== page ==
It's a tool, TB. Nothing more. A lot of people make these devices into devils they are not. The people that walk out into traffic and into lamp posts like zombies are nothing but Darwinian industrial accidents that are treating their tools like toys. They are fools addicted to their toys and I can't see a man like you turning into something like that. I swore I would never have one too, but the practicality of these things is just too much to throw away. Think of it - you have the Encyclopedia Galactica right in your pocket! Our ancestors would have given limbs in exchange for such a tool. Use it as one, master it, don't let it master you - and smile.ReplyDelete
I also mildly disagree with the idea of the phone replacing the watch. I am a watch hound that gets into jewelled movements, BPH, and the other design aspects of these beautiful tiny machines. A cell phone can never offer the manly elegance of a good diver or aviator chronograph. A cell phone will never replace my battered, trusty Mag Lite. Or leatherman, or the other day to day tools all men should have at their immediate disposal. As long as you use it as a tool and don't rely on it to do your thinking or homework for you - they offer too many advantages to be ignored.
I do not think I will ever risk turning it into anything other than a tool - but 30 years ago, the story might have been different (I used to be into computer gaming a great deal - now I can hardly stand one for the time investment it represents). And they do have a lot of incredible uses that they can do. The question is, do I use them that way? Or is it less of a tool and more of a handcuff (the fact that I can check my work e-mail on my phone is not necessarily the greater development).ReplyDelete
I would agree with you as well about watches (I am a pocket watch man myself) but if I am completely honest, most people I know do not have watches. They have phones. Or they have the Igoogle watch, which allows you tell time - and get your mail without having to revert to your phone (which seems the long way around from having gotten the phone in the first place).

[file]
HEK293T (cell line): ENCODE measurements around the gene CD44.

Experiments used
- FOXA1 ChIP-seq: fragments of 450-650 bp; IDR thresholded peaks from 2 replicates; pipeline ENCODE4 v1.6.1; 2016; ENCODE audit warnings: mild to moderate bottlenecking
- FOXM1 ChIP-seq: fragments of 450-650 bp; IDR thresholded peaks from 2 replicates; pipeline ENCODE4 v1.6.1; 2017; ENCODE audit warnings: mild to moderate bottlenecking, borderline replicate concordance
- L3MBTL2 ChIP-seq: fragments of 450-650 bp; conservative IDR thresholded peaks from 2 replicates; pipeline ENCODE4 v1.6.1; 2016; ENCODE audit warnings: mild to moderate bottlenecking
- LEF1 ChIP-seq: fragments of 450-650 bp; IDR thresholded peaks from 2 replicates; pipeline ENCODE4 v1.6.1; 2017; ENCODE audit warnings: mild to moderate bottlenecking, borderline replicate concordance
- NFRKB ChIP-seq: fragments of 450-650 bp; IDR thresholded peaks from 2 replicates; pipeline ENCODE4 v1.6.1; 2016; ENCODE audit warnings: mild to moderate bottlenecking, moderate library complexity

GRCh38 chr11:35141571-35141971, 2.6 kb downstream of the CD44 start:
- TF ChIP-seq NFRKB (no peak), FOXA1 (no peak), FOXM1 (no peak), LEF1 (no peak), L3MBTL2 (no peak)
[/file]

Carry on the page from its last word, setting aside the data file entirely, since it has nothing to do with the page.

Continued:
Well, I'm another one who doesn't get it - the obsession with so called smart phones. When I first started blogging a number of people accused me of being an isolationist because I wanted to be more self-reliant. Yet nothing isolates people more than modern technology. The agrarian lifestyle truly fosters a real community with real people, yet folks live in a world where they don't even know their next door neighbors and don't know how to talk to someone without focusing on a hunk of plastic. Ironic, isn't it?ReplyDelete
It is an interesting contrast, is it not Leigh? The very thing which is promoted as bringing the world "more together" seems to isolate us even more - and somewhat ironically, it is the agricultural life that is presented as being the one which "isolates" people.ReplyDelete
I will say that the smartphone as a function of the InterWeb is useful in that it has helped me to connect with people all over the world who are interested in the same things I am, and in many cases has helped me build better relationships than I have in the "real" world.
But on the whole yes, it is a tool of isolation. Cleverly disguised as making your life better.